Finger Lakes + Ice Wine = Perfection

Story courtesy of the Stargazette.com
finger-lakes-ice-wine
Though a number of Finger Lakes wineries aren’t harvesting grapes for ice wine this winter, they say there will still be plenty of the specialty beverage to go around.

For some wineries, last year produced a bumper crop of ice wine grapes — which are left to hang on the vine much longer than table wine grapes to develop their sugars — so they didn’t plan to make the wine this year.

Other wineries did not leave grapes on the vine for ice wine.

For Gene Pierce, a Finger Lakes grape grower for almost 50 years, unfortunate weather over the weekend put an end to plans for harvesting ice wine grapes this week.

“Our friend, Mother Nature, stepped in again,” said Pierce, owner of Glenora Wine Cellars in Dundee, Knapp Winery in Romulus and Chateau LaFayette Reneau in Hector.

The stage was set when vineyards normally used for ice wine that are located at Knapp Winery sustained damage from the dramatically cold temperatures in the early part of 2014, he said.

Late last week, Pierce thought those vineyards might have in neighborhood of 3 to 4 tons of grapes to be harvested, but fierce wind and driving rain over the weekend — plus the stress the vines had undergone earlier — meant this year’s harvest was not to be.

“There was a very limited amount of grapes here to begin with, and then what we’ve encountered this past weekend with the high winds and the rain, they all went right to the ground,” he said.

Ice wine lovers should not despair. There is inventory because the wineries had a great crop in 2013 in terms of quantity and quality, and what they did harvest in 2014 was great as well, so it’s all going to come out OK in the end, Pierce said.

“Ice wines are a true labor of love, and full of risk,” said Jim Trezise, president of the New York Wine and Grape Foundation in Canandaigua.

During their longer “hang time” on the vine, ice wine grapes are subject to possible disease, bird damage and other risks, he said. They also shrink in size significantly, meaning much less tonnage per acre.

“Because ice wines are much more rare than table wines, they are typically sold in small half-bottles and seem relatively expensive,” Trezise said.

Finger Lakes ice wines start around $25 for a 375-milliliter bottle. However, customers need to take into account the cost of production and the fact that a couple of ounces of ice wine, rather than large glasses, are consumed, he said.

Ice wine is great by itself or with certain desserts, along with some cheeses such as Gorgonzola or blue, he said, calling the very sweet wine “the nectar of the gods.”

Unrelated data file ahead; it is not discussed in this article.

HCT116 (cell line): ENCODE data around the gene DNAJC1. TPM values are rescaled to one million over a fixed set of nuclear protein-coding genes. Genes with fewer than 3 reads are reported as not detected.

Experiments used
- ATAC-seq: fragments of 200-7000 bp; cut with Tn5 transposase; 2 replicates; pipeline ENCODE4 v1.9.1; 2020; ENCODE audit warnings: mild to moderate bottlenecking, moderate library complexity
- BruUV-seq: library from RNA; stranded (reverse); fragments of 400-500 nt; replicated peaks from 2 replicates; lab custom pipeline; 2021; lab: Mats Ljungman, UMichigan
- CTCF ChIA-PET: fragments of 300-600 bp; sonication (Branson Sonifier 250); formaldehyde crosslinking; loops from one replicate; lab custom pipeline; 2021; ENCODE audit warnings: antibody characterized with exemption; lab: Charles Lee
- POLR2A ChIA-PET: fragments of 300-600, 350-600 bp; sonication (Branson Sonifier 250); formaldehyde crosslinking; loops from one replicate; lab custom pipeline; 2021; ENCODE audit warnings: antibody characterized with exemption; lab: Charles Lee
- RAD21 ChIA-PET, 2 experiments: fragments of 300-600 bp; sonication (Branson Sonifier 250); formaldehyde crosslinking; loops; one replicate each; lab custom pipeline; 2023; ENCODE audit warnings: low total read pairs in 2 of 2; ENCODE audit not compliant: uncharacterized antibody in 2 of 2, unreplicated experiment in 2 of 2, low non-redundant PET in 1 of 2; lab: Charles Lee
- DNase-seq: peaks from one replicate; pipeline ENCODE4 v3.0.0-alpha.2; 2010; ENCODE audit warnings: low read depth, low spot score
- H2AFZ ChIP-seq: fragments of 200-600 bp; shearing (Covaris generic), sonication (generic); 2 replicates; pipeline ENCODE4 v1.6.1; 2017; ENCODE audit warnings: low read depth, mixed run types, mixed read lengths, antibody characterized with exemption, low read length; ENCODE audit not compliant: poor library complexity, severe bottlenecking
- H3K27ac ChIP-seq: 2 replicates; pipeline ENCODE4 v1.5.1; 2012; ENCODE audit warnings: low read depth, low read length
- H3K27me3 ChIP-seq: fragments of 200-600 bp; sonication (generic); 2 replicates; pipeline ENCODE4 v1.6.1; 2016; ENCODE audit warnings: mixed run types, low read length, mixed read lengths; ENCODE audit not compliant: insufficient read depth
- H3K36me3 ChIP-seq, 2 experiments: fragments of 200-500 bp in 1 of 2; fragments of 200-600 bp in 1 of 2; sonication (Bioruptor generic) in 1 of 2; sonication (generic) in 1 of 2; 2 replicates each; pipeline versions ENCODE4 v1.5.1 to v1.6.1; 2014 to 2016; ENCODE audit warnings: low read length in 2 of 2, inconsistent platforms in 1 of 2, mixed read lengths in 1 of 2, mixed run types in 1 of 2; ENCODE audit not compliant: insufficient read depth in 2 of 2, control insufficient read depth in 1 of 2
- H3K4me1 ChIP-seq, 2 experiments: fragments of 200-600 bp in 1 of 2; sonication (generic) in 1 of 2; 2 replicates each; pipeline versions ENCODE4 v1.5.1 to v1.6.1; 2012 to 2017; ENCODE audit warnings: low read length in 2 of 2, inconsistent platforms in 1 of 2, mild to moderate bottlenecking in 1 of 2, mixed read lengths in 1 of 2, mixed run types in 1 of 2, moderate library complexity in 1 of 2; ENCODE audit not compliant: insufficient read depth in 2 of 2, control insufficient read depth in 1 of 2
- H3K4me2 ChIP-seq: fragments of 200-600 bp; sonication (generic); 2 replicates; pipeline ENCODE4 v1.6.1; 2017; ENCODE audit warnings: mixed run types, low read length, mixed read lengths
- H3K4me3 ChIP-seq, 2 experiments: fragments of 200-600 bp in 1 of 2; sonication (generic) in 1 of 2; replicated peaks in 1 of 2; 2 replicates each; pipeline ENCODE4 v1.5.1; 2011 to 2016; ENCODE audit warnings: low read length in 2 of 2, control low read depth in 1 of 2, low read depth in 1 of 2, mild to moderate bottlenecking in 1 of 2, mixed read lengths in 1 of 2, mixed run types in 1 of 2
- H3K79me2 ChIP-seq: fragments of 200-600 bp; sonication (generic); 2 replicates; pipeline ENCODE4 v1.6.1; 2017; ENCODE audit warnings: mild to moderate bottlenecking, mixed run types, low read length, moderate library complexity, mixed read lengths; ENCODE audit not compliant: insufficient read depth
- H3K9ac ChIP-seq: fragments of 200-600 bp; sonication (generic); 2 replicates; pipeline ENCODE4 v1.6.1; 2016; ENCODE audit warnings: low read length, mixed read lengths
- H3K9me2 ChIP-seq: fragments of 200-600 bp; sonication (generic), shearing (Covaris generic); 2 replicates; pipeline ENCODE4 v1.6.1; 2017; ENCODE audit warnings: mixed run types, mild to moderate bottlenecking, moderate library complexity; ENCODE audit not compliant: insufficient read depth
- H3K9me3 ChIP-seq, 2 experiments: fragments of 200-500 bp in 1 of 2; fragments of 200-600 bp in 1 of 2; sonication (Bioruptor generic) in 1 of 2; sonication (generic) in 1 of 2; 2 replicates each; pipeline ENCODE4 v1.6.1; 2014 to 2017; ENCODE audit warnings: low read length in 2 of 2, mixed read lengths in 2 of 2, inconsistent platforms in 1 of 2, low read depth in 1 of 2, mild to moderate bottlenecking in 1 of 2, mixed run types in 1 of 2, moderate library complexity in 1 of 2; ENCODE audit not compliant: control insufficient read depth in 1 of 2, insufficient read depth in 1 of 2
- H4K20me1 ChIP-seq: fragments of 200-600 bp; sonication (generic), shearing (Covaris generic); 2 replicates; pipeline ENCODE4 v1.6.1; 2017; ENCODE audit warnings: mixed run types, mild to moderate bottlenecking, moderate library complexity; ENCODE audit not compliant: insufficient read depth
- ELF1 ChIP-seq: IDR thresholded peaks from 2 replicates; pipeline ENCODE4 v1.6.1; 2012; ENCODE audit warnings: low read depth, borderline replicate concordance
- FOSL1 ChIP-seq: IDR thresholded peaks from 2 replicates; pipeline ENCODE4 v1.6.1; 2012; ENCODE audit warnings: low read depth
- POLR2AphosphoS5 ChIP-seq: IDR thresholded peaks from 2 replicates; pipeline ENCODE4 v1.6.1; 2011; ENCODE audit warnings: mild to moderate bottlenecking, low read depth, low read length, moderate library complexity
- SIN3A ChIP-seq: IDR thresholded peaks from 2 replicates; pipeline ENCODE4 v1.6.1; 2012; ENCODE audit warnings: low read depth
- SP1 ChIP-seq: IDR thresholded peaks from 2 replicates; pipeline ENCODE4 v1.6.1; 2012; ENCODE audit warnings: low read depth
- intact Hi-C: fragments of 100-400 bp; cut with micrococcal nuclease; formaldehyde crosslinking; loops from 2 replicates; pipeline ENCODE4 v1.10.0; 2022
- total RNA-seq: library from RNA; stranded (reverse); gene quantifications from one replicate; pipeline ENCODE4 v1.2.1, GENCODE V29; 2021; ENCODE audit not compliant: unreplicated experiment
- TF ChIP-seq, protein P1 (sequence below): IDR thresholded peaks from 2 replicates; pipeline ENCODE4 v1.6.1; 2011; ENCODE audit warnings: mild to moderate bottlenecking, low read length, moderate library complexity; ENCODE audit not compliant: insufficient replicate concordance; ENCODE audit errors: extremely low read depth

Other wineries, such as Hunt Country Vineyards on Keuka Lake and Sheldrake Point Winery on Cayuga Lake, had such an abundant harvest of ice wine grapes last year that they are not harvesting them this year.

“We are not planning a harvest this year. We had just enough last year. The quality was great. We’re in good shape now until next season, and we’re kind of glad,” said Jim Alsina, general manager of Hunt Country Vineyards in Branchport, noting the currently frigid temperatures. “It’s not so great to be out harvesting.”

Heron Hill Winery in Hammondsport did not leave any grapes on the vine this year for ice wine, said Erin Rafalowski, marketing and public relations manager.

“We did a late harvest, but we just did not do an ice wine,” she said. “What we usually do is net the vines to protect them not only from birds but also from just falling. I believe we had netted some things, but the vineyard manager and winemakers decided the best was to use that for a late harvest. I think it was picked in November.”

Heron Hill will be releasing ice wines from previous vintages, probably in the next couple of months, Rafalowski said.

There are no statistics available on ice wine production, sales or revenues, as wineries are basically small, family-owned businesses that don’t share such information, and there are no publicly available sources, Trezise said.

“However, anecdotally we know that there is certainly enough consumer interest to sustain the industry and justify the risk and hard work that ice wines involve,” he said.

Trezise pointed out there are two types of wines that are often confused: ice wine and iced wine. To be legally labeled ice wine, the grapes must be picked when they are frozen on the vine and then immediately processed, he said.

An alternative process that is perfectly legal as long as it is labeled correctly as iced wine, is to pick the grapes when they are not frozen, put them in a freezer and then process them while frozen, he said. Some wineries make both variations.

“Both types can be excellent, and there is debate as to whether people can tell the difference in blind tastings,” Trezise said.

Among those making iced wine is Lakewood Vineyards on Seneca Lake, which prefers the method because of the fickle ways of Mother Nature, according to partner Liz Stamp.

“We do it just so that we can be sure that we’ll have a crop. We kind of hedge our bets, in that sense,” she said. Even if you didn’t lose grapes to wind or wildlife, you could also lose them to quality degradation, as cold air tends to be drier and could cause grapes to slowly “raisin” and dry out, she said.

“The varieties we use don’t tend to hang as well and raisin as Vidal or Riesling, which are the most common ones used for ice wines in the Finger Lakes,” Stamp said. “We use Delaware and Concord, and they are just a different textured grape with a thicker skin, so they don’t tend to get raisined.”

Follow Ray Finger on Twitter @SGRayFinger.